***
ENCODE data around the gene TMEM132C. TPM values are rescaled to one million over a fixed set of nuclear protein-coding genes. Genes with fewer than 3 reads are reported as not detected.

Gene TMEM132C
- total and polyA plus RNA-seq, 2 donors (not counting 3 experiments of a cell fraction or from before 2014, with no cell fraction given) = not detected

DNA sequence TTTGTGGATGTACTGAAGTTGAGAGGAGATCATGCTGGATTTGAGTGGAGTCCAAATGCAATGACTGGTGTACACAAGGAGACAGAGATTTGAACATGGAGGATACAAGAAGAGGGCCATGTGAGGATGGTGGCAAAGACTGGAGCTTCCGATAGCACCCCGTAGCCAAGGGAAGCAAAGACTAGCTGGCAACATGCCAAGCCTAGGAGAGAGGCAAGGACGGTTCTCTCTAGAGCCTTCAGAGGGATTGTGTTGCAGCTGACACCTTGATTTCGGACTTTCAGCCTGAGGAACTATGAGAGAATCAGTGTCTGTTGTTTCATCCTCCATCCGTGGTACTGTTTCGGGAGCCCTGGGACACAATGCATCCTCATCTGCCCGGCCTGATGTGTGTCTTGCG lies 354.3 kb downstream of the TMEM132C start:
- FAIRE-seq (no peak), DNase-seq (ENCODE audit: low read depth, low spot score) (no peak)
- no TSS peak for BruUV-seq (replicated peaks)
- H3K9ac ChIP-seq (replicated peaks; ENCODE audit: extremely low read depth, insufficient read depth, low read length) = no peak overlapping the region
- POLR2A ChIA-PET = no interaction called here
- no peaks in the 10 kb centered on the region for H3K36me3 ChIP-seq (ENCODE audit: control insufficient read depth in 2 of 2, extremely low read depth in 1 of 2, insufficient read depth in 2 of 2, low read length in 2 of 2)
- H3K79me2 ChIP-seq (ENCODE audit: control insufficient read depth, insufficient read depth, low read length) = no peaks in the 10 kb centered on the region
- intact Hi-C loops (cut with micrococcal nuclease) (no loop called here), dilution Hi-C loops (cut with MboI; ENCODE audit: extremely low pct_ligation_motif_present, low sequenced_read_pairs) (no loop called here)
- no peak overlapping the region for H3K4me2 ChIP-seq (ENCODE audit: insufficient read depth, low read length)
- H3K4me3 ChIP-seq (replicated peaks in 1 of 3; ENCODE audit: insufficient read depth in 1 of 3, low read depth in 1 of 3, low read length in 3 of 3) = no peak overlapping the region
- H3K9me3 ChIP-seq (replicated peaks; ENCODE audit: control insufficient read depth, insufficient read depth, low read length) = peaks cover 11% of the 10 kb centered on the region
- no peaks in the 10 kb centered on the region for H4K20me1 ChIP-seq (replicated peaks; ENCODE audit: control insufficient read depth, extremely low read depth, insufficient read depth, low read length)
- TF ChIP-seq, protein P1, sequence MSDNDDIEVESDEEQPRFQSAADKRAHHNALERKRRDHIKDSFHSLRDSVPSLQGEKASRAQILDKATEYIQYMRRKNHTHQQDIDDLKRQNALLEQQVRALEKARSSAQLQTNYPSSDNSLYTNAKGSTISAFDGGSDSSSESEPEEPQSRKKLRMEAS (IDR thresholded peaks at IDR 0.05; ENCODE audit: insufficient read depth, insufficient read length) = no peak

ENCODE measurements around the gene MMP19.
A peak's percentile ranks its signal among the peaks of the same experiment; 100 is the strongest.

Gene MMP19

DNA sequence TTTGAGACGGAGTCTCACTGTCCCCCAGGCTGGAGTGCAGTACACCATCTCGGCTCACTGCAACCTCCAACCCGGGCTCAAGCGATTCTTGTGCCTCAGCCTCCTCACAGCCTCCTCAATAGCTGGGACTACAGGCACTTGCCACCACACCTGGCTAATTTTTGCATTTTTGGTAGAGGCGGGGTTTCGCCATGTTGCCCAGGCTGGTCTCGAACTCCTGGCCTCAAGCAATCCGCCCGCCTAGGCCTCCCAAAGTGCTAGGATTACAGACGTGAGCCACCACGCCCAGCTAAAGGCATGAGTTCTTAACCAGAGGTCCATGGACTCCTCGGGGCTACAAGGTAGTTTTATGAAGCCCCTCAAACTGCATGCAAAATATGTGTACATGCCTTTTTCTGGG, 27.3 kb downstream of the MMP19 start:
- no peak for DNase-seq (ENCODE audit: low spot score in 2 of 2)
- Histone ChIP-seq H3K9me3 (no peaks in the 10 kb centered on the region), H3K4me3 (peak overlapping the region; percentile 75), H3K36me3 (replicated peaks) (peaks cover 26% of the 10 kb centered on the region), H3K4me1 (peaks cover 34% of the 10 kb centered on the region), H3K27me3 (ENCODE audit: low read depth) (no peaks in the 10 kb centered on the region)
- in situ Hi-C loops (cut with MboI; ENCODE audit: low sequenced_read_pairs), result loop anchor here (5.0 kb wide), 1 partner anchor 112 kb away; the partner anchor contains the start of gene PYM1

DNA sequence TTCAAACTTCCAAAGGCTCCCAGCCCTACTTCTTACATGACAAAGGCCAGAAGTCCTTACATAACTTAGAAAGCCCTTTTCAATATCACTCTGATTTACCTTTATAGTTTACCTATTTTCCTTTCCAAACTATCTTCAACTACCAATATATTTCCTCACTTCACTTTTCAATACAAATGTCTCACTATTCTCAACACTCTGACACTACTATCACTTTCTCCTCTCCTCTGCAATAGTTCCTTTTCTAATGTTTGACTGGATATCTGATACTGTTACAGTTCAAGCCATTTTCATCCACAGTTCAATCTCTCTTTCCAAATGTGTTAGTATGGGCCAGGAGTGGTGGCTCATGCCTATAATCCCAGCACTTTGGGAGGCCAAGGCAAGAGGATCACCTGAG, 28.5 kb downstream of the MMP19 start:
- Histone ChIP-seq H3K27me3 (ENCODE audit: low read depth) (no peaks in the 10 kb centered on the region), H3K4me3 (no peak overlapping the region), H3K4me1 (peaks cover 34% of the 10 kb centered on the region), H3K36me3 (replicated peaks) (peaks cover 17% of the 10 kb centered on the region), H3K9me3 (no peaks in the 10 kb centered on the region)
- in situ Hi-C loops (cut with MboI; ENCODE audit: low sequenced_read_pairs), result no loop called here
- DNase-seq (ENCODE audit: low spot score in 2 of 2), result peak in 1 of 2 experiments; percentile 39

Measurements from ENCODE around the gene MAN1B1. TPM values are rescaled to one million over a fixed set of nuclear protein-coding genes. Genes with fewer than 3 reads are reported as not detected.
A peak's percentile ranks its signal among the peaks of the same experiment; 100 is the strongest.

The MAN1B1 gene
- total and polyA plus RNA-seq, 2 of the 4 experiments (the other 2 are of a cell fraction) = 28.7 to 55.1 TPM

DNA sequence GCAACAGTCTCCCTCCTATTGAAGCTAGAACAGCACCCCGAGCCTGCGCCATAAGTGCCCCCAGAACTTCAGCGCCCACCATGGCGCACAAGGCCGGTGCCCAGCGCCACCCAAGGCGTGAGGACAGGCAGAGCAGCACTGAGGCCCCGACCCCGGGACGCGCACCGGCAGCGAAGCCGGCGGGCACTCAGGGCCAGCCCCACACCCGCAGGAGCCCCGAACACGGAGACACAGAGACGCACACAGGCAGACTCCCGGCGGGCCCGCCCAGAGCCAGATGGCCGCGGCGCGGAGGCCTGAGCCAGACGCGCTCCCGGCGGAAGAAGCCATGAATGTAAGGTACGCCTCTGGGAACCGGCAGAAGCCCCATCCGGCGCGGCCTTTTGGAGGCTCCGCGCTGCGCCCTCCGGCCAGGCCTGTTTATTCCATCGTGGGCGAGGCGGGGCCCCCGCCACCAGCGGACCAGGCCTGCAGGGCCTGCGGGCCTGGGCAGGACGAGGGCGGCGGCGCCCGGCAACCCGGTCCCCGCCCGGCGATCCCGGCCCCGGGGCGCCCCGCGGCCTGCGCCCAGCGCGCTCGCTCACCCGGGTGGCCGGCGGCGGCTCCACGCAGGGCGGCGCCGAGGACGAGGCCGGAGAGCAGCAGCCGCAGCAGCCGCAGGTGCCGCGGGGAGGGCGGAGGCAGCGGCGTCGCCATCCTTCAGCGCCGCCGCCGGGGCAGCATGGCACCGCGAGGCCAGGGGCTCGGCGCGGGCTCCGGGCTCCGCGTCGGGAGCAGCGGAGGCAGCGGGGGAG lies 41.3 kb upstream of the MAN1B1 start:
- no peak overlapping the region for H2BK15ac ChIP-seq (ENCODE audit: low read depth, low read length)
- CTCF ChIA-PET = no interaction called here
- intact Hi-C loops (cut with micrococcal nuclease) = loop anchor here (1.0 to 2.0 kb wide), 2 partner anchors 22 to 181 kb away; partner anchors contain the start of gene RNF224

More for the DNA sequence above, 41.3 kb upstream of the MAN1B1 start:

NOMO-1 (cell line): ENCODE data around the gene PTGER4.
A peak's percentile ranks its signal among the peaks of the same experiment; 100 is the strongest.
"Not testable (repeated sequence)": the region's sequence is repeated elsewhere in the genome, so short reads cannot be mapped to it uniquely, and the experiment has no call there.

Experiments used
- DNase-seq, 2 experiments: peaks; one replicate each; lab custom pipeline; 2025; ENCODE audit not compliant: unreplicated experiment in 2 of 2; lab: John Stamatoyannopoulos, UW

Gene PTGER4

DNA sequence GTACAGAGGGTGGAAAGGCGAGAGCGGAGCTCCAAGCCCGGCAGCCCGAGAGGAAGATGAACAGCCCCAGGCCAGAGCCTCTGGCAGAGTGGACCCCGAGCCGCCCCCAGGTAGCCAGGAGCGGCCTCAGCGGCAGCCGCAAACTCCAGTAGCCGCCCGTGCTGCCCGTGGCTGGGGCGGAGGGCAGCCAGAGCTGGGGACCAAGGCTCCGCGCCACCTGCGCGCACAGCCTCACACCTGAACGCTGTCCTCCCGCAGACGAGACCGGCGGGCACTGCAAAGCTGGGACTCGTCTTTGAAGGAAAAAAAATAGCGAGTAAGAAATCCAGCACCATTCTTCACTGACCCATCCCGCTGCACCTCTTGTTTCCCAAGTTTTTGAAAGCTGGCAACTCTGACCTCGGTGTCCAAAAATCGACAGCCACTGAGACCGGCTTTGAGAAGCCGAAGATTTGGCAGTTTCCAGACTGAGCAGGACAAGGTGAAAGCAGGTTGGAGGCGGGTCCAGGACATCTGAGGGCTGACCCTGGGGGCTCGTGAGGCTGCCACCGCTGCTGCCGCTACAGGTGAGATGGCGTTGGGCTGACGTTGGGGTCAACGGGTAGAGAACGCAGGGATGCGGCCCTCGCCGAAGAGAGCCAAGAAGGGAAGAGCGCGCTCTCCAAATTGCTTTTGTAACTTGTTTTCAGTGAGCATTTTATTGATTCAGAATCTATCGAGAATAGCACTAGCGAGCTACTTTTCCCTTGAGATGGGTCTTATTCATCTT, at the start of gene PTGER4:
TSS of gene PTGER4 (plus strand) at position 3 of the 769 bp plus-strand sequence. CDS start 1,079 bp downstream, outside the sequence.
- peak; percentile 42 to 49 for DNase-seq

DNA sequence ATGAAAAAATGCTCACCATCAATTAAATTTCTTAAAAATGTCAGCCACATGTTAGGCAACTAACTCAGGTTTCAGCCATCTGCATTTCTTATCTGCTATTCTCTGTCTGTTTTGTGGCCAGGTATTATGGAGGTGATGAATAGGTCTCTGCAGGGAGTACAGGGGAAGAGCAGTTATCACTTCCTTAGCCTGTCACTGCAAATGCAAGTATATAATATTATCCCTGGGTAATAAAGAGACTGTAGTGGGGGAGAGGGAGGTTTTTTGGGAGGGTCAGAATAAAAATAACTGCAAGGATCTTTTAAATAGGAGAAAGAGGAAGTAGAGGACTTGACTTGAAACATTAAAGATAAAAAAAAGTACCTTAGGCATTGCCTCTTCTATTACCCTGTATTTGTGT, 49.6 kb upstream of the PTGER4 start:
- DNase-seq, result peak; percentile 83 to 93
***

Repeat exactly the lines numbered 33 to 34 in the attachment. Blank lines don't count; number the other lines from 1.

- no peak overlapping the region for H2BK15ac ChIP-seq (ENCODE audit: low read depth, low read length)
- CTCF ChIA-PET = no interaction called here